Planning schedules for a nationwide emergency medical helicopter transportation company takes a little bit more than putting together a spread sheet.
Just ask math major Shefali Ramakrishna ’22, who is spending the summer interning at Air Methods Corporation in Denver, Colo.
“I’m using mixed-integer programming in Python to create four-week schedules for nurses and medics at first-response transportation bases across the U.S.,” explains Shefali. “When creating these schedules, I’m trying to maximize employee satisfaction. This means I maximize shifts per week per employee, keep total shifts equal between employees, and minimize commutes per week by keeping shifts far apart. While I try to maximize employee satisfaction, I must make sure people do not work consecutive 24-hour shifts, that there are the correct number and types of employees on base at all times, that no shifts are double-booked, and that people are working positions for which they are qualified.”
Shefali found out about her internship from Professor of Mathematics Victor Donnay, whom she had worked with last summer through the College’s Summer Science Research program.
A lot of her work with Donnay focused on linear programming and one day he mentioned that he’d advised a math student, Dave Benson, from Haverford (Class of ’95) who’d gone on to get a Ph.D. in operations research—a branch of applied mathematics that uses various mathematical techniques to make optimal decisions—and put the two in touch.
After looking at Shefali’s resume and talking to her about her research interests, Benson offered her the internship.
Shefali credits the math courses she’s taken at Bryn Mawr, and particularly a course she took in linear optimization, for preparing her for the work she’s doing but adds that students looking for similar opportunities need to do more than just have technical knowledge.
“You have to take initiative and you can’t be afraid to ask for advice,” she says. “People like professors and those in your intended field have the insight and experience to give really helpful advice and are always happy to help others interested in their work.”
Shefali grew up in Pleasanton, Calif., with parents who both studied STEM fields in college, and was encouraged from a young age to pursue her interest in math. However, as she took courses at her local community college in high school, she started to experience some of the bias that remains in the field.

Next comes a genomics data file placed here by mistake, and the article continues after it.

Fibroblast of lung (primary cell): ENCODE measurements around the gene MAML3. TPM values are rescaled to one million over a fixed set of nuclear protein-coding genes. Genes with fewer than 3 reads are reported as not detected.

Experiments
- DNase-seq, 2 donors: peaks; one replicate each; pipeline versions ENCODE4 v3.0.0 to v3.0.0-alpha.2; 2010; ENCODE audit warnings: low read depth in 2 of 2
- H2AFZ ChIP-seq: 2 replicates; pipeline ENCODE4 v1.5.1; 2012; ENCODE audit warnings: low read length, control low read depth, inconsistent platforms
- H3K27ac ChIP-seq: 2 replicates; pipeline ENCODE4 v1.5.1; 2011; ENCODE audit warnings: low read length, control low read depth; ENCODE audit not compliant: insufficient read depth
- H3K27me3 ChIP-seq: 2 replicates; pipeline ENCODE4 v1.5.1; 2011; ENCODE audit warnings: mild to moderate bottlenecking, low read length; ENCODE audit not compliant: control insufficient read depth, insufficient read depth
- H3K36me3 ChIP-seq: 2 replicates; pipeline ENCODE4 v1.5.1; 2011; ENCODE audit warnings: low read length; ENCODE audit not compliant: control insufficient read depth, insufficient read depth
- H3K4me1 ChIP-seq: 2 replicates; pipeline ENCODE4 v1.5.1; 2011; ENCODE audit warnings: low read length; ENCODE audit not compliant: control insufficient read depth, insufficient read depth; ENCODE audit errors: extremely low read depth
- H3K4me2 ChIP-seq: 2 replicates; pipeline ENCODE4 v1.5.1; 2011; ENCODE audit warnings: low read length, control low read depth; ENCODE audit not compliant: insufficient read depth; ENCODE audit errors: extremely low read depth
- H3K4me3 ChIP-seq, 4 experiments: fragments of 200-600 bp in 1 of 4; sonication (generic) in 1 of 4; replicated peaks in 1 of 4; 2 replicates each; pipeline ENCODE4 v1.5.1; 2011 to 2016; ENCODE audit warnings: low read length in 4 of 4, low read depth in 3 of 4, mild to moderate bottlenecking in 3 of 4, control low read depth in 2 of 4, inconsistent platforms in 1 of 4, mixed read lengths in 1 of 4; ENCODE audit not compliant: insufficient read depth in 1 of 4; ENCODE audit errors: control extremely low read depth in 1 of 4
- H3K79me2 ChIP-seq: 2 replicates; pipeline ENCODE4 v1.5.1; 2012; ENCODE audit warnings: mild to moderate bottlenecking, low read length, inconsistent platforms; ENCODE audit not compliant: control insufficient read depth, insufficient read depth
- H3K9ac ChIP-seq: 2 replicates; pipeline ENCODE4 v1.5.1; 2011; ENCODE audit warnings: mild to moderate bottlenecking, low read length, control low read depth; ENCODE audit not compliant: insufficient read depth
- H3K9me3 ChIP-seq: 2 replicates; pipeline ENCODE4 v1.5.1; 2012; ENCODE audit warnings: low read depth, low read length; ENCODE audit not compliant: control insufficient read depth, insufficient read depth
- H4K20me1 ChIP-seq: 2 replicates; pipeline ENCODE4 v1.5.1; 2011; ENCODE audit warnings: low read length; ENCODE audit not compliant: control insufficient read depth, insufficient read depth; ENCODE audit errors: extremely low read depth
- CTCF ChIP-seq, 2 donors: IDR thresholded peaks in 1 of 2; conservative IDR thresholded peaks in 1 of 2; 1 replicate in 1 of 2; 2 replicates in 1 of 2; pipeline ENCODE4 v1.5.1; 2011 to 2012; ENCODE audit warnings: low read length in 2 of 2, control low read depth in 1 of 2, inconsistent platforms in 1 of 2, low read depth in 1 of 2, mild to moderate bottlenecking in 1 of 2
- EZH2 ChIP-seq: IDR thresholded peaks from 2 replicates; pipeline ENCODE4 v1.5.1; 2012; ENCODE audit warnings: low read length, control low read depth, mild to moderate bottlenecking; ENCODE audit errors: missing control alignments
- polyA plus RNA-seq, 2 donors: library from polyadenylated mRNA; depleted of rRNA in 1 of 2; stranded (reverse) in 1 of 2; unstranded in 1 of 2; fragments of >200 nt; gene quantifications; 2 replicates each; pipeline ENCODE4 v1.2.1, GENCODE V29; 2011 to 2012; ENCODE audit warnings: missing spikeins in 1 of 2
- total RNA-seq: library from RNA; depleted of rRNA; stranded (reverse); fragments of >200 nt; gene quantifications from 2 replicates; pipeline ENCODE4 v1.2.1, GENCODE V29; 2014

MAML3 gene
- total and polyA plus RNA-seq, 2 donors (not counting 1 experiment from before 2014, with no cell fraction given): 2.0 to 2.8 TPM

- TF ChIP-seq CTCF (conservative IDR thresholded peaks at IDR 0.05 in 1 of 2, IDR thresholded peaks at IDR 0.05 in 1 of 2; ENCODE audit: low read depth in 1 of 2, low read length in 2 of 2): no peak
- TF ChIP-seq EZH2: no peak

“I would sometimes be one of the three to five girls in my mathematics or computer science classes of forty,” she says. “I was sometimes spoken over, had my ideas dismissed a little more often than others’, but I was extremely lucky to have a supportive environment at home that gave me faith in my own abilities and ideas, and professors who took the effort to give me a space to share my ideas.”
Coming to Bryn Mawr only strengthened her confidence in her decision to study math and in her ability to do math.
“I think I wouldn’t have gotten as excited about math or as deep into the field as I have without the direct and indirect support of the Bryn Mawr community.”
Shefali still has two more years at Bryn Mawr but plans to go to grad school in a math-adjacent field, like statistics or operations research.
“After that, I think I want to enter the industry and do work that’s a lot like what I’m doing at Air Methods! I really enjoy the work I’m doing here and could definitely see myself continuing it past college.”
Mawrters, are you volunteering, working, learning something new on your own, helping family, or anything else this summer that you'd like to let the world know about? If so, we want to hear from you at email@example.com.